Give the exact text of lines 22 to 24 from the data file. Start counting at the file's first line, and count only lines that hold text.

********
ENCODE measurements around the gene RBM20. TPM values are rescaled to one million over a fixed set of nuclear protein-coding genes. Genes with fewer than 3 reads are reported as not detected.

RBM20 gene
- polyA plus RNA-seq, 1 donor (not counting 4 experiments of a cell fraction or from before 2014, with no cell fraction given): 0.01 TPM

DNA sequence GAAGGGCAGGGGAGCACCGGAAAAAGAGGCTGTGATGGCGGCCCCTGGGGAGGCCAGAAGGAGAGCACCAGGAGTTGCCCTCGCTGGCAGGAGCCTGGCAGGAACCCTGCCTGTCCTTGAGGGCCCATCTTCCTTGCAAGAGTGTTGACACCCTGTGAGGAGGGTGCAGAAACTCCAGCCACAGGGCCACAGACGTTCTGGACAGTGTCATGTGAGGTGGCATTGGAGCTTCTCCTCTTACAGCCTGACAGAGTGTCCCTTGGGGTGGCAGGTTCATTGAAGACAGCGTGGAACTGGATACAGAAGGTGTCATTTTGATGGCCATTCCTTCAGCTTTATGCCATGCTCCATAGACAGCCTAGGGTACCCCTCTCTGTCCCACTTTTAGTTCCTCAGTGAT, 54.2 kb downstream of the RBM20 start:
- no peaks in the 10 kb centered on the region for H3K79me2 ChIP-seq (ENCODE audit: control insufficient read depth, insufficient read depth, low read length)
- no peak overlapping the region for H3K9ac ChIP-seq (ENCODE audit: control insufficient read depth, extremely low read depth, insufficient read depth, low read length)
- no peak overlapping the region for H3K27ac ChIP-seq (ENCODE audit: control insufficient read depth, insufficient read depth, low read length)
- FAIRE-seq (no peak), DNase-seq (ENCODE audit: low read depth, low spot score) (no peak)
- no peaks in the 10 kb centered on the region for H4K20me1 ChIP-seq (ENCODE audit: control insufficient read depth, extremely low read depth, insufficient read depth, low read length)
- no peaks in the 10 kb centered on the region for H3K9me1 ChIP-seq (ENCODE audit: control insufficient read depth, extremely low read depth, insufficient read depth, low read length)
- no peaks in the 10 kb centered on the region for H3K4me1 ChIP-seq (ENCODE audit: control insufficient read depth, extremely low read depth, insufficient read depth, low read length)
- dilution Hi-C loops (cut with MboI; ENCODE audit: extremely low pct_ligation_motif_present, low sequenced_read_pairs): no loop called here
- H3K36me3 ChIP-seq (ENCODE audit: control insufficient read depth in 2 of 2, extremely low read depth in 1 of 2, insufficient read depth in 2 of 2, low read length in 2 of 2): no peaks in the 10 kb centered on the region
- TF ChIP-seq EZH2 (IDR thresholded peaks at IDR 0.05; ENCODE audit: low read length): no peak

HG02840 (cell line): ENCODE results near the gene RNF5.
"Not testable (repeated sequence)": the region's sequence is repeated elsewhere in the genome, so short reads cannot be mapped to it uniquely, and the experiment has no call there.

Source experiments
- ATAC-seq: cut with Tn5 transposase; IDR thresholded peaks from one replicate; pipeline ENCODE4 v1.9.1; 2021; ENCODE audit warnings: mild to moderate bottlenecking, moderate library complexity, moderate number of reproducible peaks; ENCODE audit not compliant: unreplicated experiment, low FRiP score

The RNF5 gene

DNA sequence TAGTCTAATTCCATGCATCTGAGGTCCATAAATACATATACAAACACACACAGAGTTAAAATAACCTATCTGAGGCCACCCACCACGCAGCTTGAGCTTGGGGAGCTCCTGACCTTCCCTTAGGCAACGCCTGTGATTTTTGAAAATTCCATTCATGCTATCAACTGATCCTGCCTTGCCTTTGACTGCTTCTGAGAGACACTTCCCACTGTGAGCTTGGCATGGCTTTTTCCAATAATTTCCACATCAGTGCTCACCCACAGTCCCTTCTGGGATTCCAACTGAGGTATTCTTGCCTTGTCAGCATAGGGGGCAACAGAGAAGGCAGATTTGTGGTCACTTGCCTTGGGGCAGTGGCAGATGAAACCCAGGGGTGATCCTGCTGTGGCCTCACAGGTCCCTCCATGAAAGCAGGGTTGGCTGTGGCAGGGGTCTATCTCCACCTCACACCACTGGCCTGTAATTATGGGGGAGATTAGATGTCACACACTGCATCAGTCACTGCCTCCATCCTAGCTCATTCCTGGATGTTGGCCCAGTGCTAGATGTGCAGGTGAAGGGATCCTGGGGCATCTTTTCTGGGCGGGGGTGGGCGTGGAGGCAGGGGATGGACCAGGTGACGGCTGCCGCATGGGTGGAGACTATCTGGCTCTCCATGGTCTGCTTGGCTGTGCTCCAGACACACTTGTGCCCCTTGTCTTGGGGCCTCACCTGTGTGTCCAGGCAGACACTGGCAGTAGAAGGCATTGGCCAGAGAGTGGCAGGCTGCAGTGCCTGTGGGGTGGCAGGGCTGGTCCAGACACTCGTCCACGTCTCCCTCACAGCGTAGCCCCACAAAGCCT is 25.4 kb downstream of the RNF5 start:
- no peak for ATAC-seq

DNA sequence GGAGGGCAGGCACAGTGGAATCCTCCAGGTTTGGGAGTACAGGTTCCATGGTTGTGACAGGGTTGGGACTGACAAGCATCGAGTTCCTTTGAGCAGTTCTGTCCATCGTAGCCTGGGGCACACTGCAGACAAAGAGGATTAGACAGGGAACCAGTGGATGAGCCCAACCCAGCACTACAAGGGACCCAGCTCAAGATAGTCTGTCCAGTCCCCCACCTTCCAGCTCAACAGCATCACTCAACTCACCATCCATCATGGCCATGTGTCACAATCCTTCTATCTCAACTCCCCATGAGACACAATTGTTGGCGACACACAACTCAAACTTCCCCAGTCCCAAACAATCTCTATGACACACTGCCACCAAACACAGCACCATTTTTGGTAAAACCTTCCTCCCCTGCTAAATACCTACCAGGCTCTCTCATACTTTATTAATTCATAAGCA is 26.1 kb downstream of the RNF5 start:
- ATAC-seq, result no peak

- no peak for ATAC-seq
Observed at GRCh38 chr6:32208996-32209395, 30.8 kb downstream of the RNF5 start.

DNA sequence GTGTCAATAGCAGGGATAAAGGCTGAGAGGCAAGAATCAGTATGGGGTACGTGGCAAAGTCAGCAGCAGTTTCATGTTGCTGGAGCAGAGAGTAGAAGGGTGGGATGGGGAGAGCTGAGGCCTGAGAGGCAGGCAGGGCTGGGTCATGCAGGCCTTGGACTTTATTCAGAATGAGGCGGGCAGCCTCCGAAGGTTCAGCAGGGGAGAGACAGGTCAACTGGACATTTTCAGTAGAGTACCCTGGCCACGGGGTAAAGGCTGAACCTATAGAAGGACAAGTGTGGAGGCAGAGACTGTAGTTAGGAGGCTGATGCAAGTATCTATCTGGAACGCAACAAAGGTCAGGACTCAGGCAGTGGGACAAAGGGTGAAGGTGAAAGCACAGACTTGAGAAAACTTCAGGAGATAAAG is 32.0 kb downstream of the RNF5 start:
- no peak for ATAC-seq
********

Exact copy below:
DNA sequence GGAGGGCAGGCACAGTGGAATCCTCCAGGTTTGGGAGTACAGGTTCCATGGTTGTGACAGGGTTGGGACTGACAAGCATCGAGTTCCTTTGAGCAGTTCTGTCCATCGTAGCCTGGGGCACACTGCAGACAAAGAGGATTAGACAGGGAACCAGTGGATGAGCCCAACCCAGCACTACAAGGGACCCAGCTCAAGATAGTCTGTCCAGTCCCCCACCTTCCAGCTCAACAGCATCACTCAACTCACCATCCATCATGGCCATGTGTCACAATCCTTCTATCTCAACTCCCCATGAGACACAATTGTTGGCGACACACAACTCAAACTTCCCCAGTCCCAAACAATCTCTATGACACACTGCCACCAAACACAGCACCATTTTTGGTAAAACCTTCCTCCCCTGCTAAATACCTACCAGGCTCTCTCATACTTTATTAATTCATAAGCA is 26.1 kb downstream of the RNF5 start:
- ATAC-seq, result no peak

- no peak for ATAC-seq